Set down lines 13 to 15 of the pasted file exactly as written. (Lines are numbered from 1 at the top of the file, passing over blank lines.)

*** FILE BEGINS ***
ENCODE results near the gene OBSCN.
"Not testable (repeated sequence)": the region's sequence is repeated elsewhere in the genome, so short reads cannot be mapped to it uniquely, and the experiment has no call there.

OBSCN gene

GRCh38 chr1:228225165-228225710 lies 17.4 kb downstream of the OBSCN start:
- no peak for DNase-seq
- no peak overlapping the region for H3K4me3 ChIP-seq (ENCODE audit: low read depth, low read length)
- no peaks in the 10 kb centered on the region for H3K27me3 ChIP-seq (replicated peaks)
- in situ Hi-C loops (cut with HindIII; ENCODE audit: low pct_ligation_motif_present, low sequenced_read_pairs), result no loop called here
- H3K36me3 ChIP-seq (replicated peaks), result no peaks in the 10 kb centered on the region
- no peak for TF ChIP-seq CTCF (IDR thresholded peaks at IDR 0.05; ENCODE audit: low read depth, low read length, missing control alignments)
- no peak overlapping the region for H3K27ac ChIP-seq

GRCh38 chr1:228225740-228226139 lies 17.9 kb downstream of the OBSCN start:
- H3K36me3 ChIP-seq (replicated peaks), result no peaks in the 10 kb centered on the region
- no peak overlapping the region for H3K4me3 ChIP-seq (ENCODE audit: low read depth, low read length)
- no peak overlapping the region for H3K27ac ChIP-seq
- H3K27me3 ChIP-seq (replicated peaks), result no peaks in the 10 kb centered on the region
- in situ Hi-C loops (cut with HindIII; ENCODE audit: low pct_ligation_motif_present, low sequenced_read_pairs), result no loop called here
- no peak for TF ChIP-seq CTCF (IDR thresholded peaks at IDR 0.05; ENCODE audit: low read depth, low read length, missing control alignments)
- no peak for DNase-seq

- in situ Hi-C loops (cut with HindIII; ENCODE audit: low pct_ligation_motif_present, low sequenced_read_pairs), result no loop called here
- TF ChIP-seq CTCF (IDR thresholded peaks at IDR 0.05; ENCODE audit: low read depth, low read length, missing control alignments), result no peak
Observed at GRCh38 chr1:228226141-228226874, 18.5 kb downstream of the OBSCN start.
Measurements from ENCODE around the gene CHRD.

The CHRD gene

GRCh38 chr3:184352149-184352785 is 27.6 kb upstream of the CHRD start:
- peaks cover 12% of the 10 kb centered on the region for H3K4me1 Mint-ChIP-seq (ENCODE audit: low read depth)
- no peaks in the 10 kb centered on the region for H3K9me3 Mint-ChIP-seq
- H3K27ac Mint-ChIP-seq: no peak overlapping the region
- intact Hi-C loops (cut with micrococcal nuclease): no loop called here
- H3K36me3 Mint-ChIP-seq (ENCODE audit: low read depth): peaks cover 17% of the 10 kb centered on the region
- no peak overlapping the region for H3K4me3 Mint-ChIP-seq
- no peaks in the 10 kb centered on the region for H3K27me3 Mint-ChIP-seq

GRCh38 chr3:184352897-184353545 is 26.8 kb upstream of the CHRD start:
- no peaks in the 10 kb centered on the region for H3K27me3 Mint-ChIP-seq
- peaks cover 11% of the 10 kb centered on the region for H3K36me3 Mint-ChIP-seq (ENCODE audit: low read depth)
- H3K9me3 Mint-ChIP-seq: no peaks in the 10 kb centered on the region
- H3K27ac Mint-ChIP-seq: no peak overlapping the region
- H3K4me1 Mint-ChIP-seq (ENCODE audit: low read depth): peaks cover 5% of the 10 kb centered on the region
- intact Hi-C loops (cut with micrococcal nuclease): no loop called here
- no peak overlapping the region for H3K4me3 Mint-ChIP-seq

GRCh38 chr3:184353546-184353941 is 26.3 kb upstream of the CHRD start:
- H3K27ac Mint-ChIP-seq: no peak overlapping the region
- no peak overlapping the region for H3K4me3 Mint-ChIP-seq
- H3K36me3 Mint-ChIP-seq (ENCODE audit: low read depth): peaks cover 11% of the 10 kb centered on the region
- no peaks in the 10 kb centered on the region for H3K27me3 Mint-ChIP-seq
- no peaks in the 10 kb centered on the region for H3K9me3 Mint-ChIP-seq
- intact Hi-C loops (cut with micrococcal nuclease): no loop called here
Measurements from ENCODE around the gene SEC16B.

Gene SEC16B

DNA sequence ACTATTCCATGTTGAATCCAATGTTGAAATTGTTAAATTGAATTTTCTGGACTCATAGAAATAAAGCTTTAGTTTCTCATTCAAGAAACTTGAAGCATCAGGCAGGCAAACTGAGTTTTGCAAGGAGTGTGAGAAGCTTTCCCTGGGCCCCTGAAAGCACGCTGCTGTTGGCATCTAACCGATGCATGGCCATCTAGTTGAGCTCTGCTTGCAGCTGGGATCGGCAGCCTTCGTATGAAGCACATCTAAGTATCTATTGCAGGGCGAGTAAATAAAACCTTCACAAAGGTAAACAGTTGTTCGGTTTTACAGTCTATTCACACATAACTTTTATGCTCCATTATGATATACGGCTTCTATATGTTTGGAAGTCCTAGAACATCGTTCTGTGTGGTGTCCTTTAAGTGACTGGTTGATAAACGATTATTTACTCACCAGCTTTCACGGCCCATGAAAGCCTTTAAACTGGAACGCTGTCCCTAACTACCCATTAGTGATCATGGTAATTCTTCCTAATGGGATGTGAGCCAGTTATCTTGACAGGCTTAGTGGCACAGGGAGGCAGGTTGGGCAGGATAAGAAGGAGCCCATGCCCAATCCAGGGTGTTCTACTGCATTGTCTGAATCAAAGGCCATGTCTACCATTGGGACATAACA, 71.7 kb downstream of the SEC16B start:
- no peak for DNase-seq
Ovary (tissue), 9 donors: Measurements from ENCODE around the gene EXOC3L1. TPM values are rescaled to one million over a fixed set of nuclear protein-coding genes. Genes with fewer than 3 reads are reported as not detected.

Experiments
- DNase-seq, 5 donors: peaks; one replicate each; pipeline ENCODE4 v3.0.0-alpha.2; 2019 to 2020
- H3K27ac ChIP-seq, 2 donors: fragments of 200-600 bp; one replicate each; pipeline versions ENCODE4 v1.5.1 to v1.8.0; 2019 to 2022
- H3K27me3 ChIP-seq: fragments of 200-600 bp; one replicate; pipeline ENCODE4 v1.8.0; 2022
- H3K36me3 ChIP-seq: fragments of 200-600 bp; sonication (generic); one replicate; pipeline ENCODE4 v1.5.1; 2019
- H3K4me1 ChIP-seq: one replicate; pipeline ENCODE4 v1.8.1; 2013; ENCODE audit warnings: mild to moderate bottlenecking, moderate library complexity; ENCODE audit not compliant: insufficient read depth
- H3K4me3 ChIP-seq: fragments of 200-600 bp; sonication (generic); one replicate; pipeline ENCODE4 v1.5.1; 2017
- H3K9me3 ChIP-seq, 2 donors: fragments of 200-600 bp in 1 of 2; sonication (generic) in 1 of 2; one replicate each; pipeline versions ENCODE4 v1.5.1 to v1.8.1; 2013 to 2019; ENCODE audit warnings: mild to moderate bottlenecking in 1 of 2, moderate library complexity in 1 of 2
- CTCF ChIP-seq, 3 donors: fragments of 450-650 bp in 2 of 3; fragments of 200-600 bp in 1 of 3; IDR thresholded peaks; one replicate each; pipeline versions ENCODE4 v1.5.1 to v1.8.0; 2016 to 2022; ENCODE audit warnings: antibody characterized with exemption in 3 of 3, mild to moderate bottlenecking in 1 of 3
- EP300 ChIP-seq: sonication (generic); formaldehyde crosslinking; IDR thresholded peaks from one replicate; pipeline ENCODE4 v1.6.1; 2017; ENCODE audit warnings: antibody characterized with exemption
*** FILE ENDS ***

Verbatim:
- H3K36me3 ChIP-seq (replicated peaks), result no peaks in the 10 kb centered on the region
- no peak overlapping the region for H3K4me3 ChIP-seq (ENCODE audit: low read depth, low read length)
- no peak overlapping the region for H3K27ac ChIP-seq